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“I can only imagine how demoralizing it must be for [students] to come to school and have their most basic needs restricted or ignored in favor of arbitrary rules and policies,” writes Cara Schiavone.
Michael Appleton/Mayoral Photography Office

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Students need ‘too nice’ teachers now more than ever

Children deserve our compassion and grace — and not just during a pandemic.

“You’re way too nice to those kids.”

How many times have you heard this as a teacher, especially if you are young, female, and value social-emotional learning? Too many, I’m sure.

But as COVID-19 continues to disrupt students’ lives and our education system, I’m convinced that students need “too nice” teachers more than ever before.

Cara Schiavone
Courtesy photo

I spent this past year as a student-teacher at a charter school in Washington, D.C., where we have been learning virtually for the entire school year. I worked hard to craft culturally relevant and engaging lessons, develop classroom routines, and build strong relationships with my students. But when it came to earning my students’ trust and respect, what proved most beneficial was simply choosing to be understanding in situations when other teachers might not.

My students used the Zoom private message feature to let me know when their mom was calling them away from class to carry in the groceries. Other students had screaming siblings or arguing adults in the background and would ask me to read their answers aloud so they didn’t need to unmute.

With so many students’ cameras off, many teachers would have assumed that these students were lying. No one benefits from a Zoom chat standoff during class, though, and I found that the students I was most understanding of were also the ones who regularly came for tutoring and worked hard to submit their assignments on time. What was gained here was more than the five minutes of learning that I might have kept students from missing if I’d been more strict.

My own experience in high school was not long ago, and my most lasting memory of that time is the constant feeling of being controlled. I struggled with the restrictions my school placed on using the bathroom, having absences excused, and walking in the halls. As a student, I had minor health problems that required frequent bathroom breaks, and since most of my teachers were not accommodating, I scheduled out my two allotted bathroom breaks per day with military precision.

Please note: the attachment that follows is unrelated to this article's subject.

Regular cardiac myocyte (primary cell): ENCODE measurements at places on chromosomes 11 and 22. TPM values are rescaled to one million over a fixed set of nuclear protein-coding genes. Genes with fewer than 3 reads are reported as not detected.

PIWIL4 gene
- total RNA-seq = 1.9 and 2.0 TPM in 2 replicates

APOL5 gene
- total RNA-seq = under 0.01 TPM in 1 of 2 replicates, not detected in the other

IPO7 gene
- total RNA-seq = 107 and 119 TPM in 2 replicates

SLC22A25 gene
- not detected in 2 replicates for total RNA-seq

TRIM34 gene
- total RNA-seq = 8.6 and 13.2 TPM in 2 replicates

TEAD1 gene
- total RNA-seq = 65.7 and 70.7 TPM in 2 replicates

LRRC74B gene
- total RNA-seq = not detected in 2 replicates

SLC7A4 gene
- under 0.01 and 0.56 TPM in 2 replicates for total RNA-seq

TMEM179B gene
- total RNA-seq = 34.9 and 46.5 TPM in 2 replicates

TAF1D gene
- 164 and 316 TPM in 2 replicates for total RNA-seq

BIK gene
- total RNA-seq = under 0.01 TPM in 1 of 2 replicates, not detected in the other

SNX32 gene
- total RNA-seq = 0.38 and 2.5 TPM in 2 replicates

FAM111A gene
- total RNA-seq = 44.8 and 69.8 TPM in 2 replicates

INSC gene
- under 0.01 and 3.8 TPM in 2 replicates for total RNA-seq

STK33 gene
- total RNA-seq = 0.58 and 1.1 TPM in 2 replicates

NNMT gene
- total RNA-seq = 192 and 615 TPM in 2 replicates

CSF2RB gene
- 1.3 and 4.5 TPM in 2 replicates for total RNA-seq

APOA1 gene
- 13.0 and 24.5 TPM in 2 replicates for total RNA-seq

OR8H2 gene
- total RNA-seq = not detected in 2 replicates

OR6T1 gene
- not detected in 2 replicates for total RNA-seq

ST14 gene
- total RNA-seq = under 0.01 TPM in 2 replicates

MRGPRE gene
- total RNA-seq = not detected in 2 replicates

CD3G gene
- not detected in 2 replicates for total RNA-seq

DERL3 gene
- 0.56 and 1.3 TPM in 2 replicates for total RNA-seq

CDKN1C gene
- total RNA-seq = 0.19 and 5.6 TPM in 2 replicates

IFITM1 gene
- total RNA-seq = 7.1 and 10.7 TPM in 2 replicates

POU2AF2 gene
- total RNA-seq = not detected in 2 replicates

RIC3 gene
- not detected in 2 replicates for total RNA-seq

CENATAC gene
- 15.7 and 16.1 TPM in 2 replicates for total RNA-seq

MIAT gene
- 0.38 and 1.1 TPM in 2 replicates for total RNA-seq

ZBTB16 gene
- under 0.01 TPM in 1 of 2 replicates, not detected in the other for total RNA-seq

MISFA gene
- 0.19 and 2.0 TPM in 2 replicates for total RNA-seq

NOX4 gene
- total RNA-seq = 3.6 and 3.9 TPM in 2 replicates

I see now that these restrictions resulted in me spending a major chunk of my mental energy trying to adhere to rules that had nothing to do with my learning. I was raised by trusting parents who encouraged my independence from a young age, making that feeling of being controlled even more difficult to forget.

For my students, who are predominantly Black, I know that the school system was designed to control them in an even more powerful way. I can only imagine how demoralizing it must be for them to come to school and have their most basic needs restricted or ignored in favor of arbitrary rules and policies. The American school system polices Black students more strictly than their white peers when it comes to everything from uniform policies to metal detectors and school resource officers.

My mission as a teacher is to create a classroom environment where my students can feel comfortable learning, being themselves, and caring for their own biological needs without the constant feeling of being controlled.

So as we get ready to throw Zoom and hybrid teaching aside in favor of a return to the classroom next year, let’s remember that our pre-pandemic “normal” was far from perfect, and hold onto this additional level of compassion and grace we’ve extended to students during this challenging year. Gloria Ladson-Billings has it right in her article, “I’m Here for the Hard Re-Set”: “Normal” has never been equitable to Black children, and we should use the post-pandemic moment to correct these problems. I’m confident that we can create well-managed classrooms that are also understanding of our students’ bodily needs, lives outside of school, and personal circumstances.

Learning during COVID has been an exercise in trust and student independence. While aspects of this experiment have indeed failed, this past year has been a powerful lesson in the importance of being warmer and more understanding in our approaches to classroom management.

Cara Schiavone is a first-year teacher in Washington, D.C. She is pursuing a master’s in education at Johns Hopkins in partnership with Urban Teachers. She loves trying new foods, spending time with her cat, and working with high schoolers. One day, she hopes to expand her impact by working in education policy and continuing to fight for more equitable schools and classrooms.

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